That discussion brought us to the consequences—of not having people in that mid-tier or not having people in the hierarchies. Everyone sees it as paying the cost to get there.
We heard stories this morning about how women who had advanced in hierarchies typically did not have children. They had to make a choice between career and family, and that is seen as paying a cost. It may not have been a cost to that person who made that choice, but it is perceived as a cost to someone who is in the lower tiers: “I want to have both a career and family,” or “I don't necessarily want to work 60 hours a week in the laboratory. I want to be able to do other things.”
Those are costs—or at least perceived costs—and generally those costs have a negative image. We have only a few role models, and we ask, “How did that person do it?” From my experience there are role models out there. I know a woman with nine children—a successful dual-career family, and nine children. How did she do it? I couldn't do it. I have two children, and we have a little problem with that. Seven more children? No, I don't think so.
People see the sacrifices, and the lack of role models causes students to look and say, “That person spends 80 hours in the laboratory, writes three grant proposals a week,” and so on. They say to each other, “I don't want to pay those kinds of costs!” because they don't have other role models to illustrate other solutions to the problem. There are multiple solutions here to the problem, but there are not enough women in the middle and upper tiers to demonstrate the solutions. We need to show our younger colleagues that there is more than one way to skin that cat.
Career path choices: these are our trailblazer issues. You need a trailblazer to show the company and to show younger women that there are options. That is why we must have creative thinking so that someone can say, “Look, you want this, I want this. This is how we can get a win/win situation.” We
still tend to focus on the costs—the self-image issues and the career path choices—as demotivating forces. We are getting hit in the stomach all the time, and—you've all watched boxing, a very masculine type of thing—it's always the stomach punches that get the guy in the end, because they're one after another, and they weaken. These are the demotivating forces that we need to overcome.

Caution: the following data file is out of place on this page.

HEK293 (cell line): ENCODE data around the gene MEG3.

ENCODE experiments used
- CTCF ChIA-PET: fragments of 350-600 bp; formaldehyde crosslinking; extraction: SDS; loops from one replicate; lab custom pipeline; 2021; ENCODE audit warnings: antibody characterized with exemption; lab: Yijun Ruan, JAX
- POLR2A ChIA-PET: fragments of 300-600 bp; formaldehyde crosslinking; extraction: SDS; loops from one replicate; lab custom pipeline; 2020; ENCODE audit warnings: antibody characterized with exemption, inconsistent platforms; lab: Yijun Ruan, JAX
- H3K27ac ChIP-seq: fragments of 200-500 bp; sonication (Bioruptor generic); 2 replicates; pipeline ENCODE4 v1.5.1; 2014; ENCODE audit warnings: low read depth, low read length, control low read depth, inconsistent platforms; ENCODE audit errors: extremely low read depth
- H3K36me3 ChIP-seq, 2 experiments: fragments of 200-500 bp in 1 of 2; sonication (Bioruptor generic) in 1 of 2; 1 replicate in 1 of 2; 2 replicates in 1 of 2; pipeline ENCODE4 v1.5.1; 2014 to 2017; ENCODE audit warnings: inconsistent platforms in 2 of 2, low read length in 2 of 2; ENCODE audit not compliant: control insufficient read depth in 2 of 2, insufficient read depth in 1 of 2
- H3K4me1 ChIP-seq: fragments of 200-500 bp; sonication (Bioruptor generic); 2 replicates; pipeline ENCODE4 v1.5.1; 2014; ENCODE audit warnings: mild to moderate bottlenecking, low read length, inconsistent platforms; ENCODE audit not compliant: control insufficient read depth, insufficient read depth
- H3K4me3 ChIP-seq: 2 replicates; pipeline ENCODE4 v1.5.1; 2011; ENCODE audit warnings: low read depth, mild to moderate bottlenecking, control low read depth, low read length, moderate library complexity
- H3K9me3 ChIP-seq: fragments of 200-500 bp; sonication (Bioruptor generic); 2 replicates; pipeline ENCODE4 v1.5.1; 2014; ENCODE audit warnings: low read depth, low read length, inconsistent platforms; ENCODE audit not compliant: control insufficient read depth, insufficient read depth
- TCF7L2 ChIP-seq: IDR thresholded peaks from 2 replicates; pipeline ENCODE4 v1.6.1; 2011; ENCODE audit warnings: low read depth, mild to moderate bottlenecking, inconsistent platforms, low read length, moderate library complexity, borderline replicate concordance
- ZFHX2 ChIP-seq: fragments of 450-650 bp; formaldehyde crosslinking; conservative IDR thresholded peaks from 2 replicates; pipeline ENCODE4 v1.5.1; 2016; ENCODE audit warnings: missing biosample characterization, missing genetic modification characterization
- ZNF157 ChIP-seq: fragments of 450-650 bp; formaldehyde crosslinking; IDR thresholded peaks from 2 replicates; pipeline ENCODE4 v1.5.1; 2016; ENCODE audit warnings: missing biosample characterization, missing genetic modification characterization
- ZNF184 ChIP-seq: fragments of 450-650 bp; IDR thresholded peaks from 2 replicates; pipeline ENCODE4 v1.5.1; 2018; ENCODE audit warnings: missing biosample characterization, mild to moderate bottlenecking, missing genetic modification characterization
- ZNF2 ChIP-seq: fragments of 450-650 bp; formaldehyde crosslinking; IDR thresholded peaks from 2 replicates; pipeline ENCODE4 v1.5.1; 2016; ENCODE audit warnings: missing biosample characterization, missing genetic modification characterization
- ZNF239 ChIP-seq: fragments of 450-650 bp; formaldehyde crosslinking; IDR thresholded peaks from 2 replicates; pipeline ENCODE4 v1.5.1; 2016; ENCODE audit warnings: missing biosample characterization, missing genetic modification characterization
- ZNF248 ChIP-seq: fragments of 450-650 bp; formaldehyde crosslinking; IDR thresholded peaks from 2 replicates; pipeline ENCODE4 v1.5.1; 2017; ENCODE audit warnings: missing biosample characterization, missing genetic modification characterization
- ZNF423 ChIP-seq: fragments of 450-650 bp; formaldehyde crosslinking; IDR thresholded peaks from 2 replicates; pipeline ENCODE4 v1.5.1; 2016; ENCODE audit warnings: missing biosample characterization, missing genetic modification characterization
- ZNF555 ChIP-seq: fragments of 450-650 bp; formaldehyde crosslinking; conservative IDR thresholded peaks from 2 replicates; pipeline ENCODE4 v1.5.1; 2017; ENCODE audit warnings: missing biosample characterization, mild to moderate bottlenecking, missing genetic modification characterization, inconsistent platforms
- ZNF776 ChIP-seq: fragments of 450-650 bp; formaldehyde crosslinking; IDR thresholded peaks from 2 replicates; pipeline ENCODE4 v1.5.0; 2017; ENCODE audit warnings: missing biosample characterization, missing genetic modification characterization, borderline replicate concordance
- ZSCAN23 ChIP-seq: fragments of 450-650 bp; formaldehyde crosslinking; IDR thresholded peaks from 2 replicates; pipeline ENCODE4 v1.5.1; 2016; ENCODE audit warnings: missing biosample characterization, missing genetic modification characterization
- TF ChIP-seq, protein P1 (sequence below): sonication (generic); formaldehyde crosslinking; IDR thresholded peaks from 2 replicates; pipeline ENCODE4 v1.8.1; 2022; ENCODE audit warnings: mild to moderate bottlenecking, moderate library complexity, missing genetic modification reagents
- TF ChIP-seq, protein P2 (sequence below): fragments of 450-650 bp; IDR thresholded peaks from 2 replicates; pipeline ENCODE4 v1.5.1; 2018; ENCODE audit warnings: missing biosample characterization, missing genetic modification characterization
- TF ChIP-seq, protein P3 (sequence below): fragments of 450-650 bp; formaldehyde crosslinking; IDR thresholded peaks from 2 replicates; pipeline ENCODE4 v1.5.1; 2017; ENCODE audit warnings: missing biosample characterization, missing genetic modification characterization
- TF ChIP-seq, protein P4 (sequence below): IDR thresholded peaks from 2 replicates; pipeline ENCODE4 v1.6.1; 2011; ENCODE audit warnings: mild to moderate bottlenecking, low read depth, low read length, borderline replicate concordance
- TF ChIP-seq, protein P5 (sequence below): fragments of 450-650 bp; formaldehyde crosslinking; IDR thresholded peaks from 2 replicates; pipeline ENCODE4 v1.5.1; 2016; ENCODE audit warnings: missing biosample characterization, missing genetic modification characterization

Marylee Southard, University of Kansas: Someone asked for more data from the statistician in their group. It may be extremely hard to track, but where are the engineers and chemists going who go directly out into the workplace with their B.S. degrees? We have been producing between one-quarter and one-third women for 15 years or so, but we don't see those numbers out in the workplace in industry and government. It is very difficult to track those. Is there a way to go about it other than asking individual alumni groups to get out their address files? I ask because our advisory board has addressed this as well, and we cannot find our own alumni in the workplace.
Janet G. Osteryoung, National Science Foundation: Could I just make one comment about this? I think people should be clear on the fact that the only reason NSF has a reasonable database for Ph.D.s is that somehow they have conned everybody into thinking that nobody can receive a Ph.D. unless they fill out this form and send it in. But this may be an insurmountable problem that you are addressing.
Mary Welsh Jordan, American Chemical Society: The ACS data look very good. We have survey responses from 50 percent of the Ph.D.s and 40 percent of the new graduates with bachelor' s and master's degrees. That is better than most surveys do, and compared with the national data that we have, it is pretty well right on. So I think they are considered very sound data, even by NSF and other organizations.
Janet Osteryoung: I think we all owe ACS a debt for persisting in collecting these data. There is no question in my mind that they are the best that exist.
Robert L. Lichter, Camille & Henry Dreyfus Foundation: I just want to elaborate a little bit on some of the discussion in our breakout group. The notion of immediacy of role models has to do with not only the speed of getting people into the higher positions. There is also a need for those in higher positions to have a more immediate relationship with people in the lower positions. It is fine to have women who are presidents of academic institutions and CEOs of corporations, but at the entry levels it is important to have women who are just above the women who are coming in as well. That is the other aspect of immediacy.
Another notion that was discussed in our breakout group was the idea of creating pathways of training. A number of corporations are preparing employees for management positions, but this seems woefully absent in academic institutions—indeed, it seems to be antithetical to the notion of an academic institution.